finds that claimant was able to prove by a preponderance of the credible
evidence the fair market value of the following items and values
claimant’s loss as follows:
(1) Ten new adult magazines, valued at $3.00 each, for at total of $30.00; the
Court assigns a depreciation of 10%, and values the loss at $27.00.
(2) One pair of shorts that were five years old, valued at $5.00; the Court
assigns a depreciation of 50%, and values the loss at $2.50.
(3) Twenty bars of unused soap, valued at 7 cents per bar, for a total of
$1.40; the Court assigns no depreciation to these items and values the loss at
(4) Two tubes of unused toothpaste at $1.25 per tube, for a total of $2.50; the
Court assigns no depreciation to these items and values the loss at $2.50.
(5) Two unused roll-on sticks of deodorant at 90 cents per stick, or a total of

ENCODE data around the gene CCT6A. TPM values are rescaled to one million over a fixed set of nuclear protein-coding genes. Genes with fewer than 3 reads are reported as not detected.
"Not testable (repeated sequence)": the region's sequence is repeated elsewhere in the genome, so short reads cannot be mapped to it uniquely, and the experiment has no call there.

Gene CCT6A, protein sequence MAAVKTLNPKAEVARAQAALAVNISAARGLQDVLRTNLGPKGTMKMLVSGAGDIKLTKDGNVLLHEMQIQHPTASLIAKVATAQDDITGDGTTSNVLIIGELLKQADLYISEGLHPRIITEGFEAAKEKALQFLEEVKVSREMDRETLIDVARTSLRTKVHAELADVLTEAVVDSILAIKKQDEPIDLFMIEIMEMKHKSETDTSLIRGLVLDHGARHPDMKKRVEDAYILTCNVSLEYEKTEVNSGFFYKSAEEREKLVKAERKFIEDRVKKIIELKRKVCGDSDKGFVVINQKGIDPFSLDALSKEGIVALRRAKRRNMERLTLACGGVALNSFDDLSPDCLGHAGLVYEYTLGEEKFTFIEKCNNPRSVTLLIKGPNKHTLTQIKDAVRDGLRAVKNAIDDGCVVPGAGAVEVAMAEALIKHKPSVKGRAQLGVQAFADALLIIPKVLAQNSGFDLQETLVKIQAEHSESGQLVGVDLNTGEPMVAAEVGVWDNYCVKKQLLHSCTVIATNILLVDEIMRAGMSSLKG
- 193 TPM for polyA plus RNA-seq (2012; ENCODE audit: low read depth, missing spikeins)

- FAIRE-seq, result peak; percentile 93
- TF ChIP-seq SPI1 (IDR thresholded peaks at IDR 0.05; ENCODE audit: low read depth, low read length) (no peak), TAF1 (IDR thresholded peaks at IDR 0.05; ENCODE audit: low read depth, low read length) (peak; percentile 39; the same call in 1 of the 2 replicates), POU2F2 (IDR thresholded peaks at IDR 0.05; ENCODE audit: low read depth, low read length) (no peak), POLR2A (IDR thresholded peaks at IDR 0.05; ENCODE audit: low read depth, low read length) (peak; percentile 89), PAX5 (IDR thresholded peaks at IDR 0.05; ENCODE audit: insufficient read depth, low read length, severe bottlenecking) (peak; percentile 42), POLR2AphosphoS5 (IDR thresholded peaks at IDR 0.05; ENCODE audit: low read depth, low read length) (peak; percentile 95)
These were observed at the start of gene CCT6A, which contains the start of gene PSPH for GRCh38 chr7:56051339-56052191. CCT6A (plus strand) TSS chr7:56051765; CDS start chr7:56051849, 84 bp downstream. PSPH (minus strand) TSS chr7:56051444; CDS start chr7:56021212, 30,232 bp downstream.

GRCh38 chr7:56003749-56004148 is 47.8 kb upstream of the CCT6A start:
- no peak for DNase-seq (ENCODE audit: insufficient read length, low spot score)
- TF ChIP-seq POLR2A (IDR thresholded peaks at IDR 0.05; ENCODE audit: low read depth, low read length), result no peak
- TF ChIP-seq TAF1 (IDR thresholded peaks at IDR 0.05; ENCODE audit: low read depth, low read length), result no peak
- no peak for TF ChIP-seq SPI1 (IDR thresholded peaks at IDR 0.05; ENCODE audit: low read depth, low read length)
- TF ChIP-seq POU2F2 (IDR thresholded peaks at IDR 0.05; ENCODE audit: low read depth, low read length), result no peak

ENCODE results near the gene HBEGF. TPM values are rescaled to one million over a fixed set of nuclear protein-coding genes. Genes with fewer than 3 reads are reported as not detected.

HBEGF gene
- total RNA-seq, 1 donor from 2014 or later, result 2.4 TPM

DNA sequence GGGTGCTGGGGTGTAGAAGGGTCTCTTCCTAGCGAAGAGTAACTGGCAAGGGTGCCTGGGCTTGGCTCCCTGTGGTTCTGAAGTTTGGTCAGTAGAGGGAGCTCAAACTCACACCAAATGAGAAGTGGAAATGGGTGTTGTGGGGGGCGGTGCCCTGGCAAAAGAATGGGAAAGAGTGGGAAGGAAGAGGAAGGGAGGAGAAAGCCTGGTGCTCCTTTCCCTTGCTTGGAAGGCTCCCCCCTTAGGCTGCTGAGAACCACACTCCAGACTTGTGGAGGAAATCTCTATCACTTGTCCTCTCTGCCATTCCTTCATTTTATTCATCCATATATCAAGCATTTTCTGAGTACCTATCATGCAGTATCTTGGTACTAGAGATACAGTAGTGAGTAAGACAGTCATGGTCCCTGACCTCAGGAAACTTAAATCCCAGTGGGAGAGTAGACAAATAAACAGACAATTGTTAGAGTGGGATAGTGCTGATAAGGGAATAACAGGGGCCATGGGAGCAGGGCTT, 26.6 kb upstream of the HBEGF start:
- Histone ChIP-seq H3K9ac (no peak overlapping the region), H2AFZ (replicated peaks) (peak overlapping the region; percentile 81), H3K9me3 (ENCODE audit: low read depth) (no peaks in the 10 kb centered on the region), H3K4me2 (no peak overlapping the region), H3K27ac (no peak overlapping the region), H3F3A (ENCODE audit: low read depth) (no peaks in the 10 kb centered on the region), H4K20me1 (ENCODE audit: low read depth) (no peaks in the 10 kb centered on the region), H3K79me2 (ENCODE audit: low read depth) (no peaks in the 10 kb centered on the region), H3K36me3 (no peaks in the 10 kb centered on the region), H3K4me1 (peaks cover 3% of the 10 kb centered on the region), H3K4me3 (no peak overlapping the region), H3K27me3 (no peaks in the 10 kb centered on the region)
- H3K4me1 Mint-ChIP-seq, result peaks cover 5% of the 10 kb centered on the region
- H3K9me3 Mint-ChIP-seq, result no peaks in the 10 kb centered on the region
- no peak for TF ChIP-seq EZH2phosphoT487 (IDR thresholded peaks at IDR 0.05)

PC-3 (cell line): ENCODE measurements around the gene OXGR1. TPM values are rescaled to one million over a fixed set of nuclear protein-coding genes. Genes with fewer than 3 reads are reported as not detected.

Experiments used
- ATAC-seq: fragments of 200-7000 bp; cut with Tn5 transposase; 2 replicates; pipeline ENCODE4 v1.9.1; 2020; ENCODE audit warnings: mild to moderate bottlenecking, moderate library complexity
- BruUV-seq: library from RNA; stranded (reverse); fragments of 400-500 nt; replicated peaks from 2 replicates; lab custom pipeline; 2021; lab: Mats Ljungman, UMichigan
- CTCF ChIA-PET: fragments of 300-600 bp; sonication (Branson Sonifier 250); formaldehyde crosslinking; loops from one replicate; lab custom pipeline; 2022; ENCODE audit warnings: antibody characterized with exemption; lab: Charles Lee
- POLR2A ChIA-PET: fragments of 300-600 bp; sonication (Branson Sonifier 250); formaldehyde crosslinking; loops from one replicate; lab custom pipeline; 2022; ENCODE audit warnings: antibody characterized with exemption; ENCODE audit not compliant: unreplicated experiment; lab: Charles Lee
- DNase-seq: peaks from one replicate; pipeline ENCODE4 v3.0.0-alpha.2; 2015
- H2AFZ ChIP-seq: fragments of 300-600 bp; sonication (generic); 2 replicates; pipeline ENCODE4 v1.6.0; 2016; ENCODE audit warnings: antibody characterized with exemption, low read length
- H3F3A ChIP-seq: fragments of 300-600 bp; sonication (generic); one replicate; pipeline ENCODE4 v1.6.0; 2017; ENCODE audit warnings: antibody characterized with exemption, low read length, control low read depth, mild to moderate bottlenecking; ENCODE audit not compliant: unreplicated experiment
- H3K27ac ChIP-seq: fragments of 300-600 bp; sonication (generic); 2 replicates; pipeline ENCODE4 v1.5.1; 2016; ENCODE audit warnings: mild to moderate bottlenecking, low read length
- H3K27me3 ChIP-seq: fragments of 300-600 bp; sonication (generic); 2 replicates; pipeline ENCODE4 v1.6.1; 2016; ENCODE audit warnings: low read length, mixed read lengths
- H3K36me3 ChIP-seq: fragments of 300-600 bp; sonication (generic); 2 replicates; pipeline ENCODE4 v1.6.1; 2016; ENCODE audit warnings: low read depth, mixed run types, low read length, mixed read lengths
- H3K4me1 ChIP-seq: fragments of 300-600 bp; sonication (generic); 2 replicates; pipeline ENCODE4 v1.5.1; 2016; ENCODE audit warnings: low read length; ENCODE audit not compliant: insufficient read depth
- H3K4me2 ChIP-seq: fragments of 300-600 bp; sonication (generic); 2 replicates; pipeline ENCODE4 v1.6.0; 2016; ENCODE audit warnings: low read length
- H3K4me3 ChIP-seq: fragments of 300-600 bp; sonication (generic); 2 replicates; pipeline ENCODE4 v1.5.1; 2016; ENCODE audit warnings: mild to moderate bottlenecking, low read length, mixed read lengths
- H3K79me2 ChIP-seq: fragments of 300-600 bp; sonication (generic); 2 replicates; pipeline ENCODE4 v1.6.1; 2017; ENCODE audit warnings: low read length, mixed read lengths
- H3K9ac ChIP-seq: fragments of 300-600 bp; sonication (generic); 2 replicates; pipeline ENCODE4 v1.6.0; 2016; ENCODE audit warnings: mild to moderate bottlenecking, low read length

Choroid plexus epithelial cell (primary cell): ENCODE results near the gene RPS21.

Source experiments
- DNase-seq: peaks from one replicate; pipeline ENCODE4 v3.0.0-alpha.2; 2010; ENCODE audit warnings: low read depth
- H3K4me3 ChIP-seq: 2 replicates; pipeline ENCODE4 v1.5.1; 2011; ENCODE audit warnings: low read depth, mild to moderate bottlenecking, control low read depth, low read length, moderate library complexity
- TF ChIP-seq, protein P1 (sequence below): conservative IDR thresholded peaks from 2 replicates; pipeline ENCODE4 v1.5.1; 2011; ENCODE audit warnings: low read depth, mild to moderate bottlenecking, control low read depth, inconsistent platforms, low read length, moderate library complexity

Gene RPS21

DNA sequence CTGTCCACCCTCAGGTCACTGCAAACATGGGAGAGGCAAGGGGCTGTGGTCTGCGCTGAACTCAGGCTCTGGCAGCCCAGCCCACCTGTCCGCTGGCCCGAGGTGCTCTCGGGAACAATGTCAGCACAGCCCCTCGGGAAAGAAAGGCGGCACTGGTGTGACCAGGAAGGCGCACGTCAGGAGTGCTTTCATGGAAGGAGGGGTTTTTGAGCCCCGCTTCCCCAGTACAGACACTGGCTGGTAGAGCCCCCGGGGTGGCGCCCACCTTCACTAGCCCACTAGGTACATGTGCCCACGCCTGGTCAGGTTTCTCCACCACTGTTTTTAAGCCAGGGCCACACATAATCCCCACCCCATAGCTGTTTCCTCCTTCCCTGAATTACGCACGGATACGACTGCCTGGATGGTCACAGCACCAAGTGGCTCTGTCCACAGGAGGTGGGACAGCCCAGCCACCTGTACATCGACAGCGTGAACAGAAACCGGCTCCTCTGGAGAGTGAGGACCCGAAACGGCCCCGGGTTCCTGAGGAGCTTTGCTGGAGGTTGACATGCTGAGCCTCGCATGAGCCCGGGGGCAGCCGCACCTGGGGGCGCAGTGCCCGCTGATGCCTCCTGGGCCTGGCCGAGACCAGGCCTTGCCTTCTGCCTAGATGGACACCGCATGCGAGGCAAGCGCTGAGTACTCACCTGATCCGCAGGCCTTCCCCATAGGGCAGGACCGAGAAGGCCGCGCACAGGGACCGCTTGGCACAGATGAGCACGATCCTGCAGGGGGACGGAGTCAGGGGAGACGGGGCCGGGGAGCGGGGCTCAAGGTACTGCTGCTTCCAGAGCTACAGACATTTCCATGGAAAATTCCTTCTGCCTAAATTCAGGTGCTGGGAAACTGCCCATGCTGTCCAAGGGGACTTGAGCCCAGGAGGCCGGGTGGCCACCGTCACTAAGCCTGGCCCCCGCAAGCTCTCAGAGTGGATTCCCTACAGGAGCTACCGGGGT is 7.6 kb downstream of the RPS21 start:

$1.80; the Court assigns no depreciation to these items and values the loss at
(6) One pair of shower slippers that were two months old at $3.00; the Court
assigns a depreciation of 20%, and values the loss at $2.40.
The photographs of claimant’s family members may have sentimental value,
but have no fair market value upon which a recovery can be made in a bailment
claim (see Smith v State of New York,UID # 2005-030-014, Claim No.
107768, Scuccimarra, J. [June 1, 2005]; West v State of New York, UID #
2002-015-558, Claim No. 100642, Collins, J. [Aug. 12, 2002]). As claimant did
not present sufficient evidence of the value of the remaining lost items, no
award of damages can be made for their loss.
Claimant is therefore awarded damages in the amount of $37.60 (Thirty-Seven
Dollars and Sixty Cents) with statutory interest from September 14, 2003. Any
and all motions upon which the Court may have previously reserved decision or
which were not previously determined are hereby denied. To the extent that
claimant has paid a filing fee, it may be recovered pursuant to Court of Claims
Act § 11-a (2).
The Chief Clerk of the Court is directed to enter judgment accordingly.